Voters sick of health care debate

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Story highlights

  • Voters are weary of congressional bickering over health care law
  • Polls show voter attitudes about health care law unchanged, polarized
  • Some rural doctors worry about becoming political pawns in debate

Thomas Dean is sick of all the congressional bickering over the health care law.

Sure, the small town doctor understands the law's technical nuances and what's at stake for the millions of people covered by President Barack Obama's biggest policy achievement.

Sure, he knows the law has its problems and that House Republicans are pushing -- for the 33rd time -- to repeal what has become known as "Obamacare," or parts of it.

But Dean, who is one of only three physicians in Wessington Springs, South Dakota, a town of roughly 1,000 people, has had just about enough of the time-consuming arguments on Capitol Hill.

"It's complicated and it's easily manipulated and easily demagogued. I'm tired of the politics. ... The gridlock has hurt us for sure," Dean said as he took a break from his rounds. "We need to move forward with what we have."

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Dean is not alone in his exasperation. Americans have long held entrenched positions on the Affordable Care Act. According to a CNN/ORC International poll conducted immediately after the Supreme Court upheld the law two weeks ago, 52% of those polled said they favored all or most of the law's provisions, while 47% opposed them.

Those types of numbers "have been set in stone" since the law's passage in 2010, said Mollyann Brodie, senior vice president for public opinion and survey research for the Kaiser Family Foundation.

A similar poll conducted by Kaiser just after the ruling found that 47% of those polled were in favor of the ruling, 43% were against and 10% were unsure.

"The sense of voter fatigue depends on the voter's (political) position," Brodie said. "Those in favor are tired of this ongoing debate and want opponents to drop their efforts. For Republicans and those who oppose the law, they are absolutely content to keep going."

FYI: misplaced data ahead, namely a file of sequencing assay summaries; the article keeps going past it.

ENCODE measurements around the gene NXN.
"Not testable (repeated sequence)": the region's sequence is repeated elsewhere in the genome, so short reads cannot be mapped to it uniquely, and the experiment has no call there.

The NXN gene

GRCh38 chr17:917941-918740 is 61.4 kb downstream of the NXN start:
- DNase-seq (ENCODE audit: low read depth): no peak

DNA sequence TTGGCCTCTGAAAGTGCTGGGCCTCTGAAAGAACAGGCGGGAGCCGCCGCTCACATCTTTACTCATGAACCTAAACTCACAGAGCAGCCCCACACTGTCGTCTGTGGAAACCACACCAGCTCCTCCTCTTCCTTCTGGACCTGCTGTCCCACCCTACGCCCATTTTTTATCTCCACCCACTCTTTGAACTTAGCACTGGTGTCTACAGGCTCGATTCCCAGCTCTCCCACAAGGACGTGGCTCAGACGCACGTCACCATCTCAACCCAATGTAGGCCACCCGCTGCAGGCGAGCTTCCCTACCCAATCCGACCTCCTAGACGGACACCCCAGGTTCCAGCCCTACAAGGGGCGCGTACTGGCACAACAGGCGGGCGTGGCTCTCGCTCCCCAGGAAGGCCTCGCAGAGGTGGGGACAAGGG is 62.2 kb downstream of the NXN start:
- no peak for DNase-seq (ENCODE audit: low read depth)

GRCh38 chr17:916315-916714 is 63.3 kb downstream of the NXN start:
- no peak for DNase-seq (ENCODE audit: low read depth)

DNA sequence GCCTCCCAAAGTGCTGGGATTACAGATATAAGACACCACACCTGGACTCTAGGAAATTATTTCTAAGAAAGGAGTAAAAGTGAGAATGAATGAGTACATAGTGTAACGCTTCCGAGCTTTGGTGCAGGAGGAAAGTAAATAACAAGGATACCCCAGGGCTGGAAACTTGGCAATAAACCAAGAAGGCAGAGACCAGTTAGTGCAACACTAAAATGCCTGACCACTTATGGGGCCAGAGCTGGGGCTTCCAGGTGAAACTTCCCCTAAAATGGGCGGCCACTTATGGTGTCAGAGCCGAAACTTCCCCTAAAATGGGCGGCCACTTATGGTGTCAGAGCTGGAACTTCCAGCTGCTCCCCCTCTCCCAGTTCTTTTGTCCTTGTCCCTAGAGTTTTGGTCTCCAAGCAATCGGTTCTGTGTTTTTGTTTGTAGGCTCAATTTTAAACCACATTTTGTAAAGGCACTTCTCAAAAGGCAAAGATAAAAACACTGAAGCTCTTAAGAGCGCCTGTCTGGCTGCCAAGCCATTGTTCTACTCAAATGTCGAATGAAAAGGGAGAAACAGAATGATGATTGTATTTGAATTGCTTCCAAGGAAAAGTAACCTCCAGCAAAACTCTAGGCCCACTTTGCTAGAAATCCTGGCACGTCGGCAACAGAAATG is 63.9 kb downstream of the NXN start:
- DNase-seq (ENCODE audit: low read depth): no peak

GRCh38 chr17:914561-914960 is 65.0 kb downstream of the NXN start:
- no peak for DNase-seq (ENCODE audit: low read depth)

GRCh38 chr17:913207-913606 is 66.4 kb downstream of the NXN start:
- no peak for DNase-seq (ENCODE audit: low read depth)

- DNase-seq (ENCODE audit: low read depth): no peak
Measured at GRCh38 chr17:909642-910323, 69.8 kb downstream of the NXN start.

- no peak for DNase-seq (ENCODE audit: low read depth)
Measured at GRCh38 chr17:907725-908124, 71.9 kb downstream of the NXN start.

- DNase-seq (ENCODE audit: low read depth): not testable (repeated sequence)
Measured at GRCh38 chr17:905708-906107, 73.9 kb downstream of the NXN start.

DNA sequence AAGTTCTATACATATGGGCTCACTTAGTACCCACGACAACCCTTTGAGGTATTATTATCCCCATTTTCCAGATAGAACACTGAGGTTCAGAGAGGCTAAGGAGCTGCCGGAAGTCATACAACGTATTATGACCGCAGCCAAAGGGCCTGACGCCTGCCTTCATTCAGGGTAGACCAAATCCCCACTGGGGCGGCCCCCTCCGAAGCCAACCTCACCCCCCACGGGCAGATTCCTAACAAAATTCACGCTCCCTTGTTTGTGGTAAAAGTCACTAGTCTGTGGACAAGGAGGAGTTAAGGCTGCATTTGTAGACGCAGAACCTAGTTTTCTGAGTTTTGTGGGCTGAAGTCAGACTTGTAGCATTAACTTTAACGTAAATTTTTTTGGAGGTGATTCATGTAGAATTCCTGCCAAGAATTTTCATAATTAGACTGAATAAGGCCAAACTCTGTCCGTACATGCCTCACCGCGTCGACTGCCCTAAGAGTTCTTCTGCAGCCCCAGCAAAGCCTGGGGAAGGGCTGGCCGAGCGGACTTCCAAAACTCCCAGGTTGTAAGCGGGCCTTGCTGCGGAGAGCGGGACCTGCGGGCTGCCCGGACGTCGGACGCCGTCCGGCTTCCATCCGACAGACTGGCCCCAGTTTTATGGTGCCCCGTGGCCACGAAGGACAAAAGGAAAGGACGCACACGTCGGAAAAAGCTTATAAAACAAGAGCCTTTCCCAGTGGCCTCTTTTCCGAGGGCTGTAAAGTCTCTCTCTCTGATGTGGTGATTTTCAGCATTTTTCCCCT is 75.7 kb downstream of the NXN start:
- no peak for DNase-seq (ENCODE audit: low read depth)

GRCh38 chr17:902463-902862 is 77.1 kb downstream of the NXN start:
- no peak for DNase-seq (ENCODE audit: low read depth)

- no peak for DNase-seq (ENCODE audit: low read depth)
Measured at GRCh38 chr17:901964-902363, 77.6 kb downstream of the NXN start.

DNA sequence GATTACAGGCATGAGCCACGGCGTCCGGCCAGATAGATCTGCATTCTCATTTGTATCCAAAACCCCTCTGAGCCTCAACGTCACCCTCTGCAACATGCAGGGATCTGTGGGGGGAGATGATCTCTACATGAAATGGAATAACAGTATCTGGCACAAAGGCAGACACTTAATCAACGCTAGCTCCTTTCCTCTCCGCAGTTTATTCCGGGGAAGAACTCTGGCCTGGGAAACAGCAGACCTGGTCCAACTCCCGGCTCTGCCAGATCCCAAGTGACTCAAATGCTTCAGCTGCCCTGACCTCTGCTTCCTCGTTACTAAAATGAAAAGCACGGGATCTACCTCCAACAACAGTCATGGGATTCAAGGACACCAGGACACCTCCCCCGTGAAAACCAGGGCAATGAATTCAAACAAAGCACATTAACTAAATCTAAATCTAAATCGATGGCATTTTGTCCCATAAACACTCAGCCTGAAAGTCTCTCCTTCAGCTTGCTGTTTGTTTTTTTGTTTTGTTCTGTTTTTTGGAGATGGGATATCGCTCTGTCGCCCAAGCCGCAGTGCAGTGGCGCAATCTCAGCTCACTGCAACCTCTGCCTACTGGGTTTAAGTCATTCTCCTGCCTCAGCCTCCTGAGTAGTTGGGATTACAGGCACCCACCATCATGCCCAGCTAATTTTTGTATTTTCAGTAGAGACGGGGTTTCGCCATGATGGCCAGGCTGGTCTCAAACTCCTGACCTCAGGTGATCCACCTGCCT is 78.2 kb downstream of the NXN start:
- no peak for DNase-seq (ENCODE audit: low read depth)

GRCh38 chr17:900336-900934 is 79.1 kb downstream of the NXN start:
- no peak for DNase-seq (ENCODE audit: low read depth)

That leaves independents, the highly coveted voting bloc that is the holy grail of election year politics. But, according to Kaiser's polling, independents are tired of the back-and-forth too, Brodie said.

"Those folks are more likely to say it's time to move on and they're tired of this," Brodie said.

They are folks like Vietnam veteran Hans Engel.

"My big thing is if you put all of Congress on Social Security, I bet that thing would get solved real quick," Engel said as he prepared for the night's spaghetti dinner at Firestone VFW Post 3383 in Akron, Ohio.

As a disabled veteran on Medicare, he worries about how potential cuts to entitlement spending will affect his health care -- especially as he and fellow baby boomers age and more of them rely on the program.

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"I'm all for sacrifice across the board," he said, referring to proposals to trim the nation's debt. "I paid into it all my life and this is the baloney you're gonna pull?"

He's also concerned about the law's costs.

"I'm a registered Democrat, but more and more and more I'm looking a different way," Engel said. "They want to keep taxing and spending our money."

Engel's frustration is pretty indicative of broader voter fatigue when it comes to debate over the health care law and most things in Congress, said David Bositis, a senior research associate at the Joint Center for Political and Economic Studies, pointing to Congress' abysmal approval rating.

"I don't think voters are paying attention to what Congress is doing right now," Bositis said. "They think Congress -- especially the House -- is a bunch of fools. These guys are like characters out of 'Saturday Night Live.' "

Voters are also not fooled about what the House vote on repealing the law is really about, Bositis said.

"This is just a campaign stunt and voters are fed up," he said. Voters know that "when these guys are campaigning they're going to say 'I voted to get rid of Obamacare.' "

At the Ballinger Memorial Hospital, a 25-bed hospital in Ballinger, Texas, the center's staff is acutely aware of the high-stakes political debate over the health care law taking place in Washington.

But with a service area of 635 square miles, and 8,500 citizens to serve -- in a state that the federal Agency for Healthcare Research and Quality recently recently ranked worst in delivering health care services -- Ballinger officials, like many rural health care providers, say they want Congress to keep them out of a high-stakes games of political chicken.

"We don't want rural to be used as a poker chip in an election game," said Ballinger administrator Lance Keilers.

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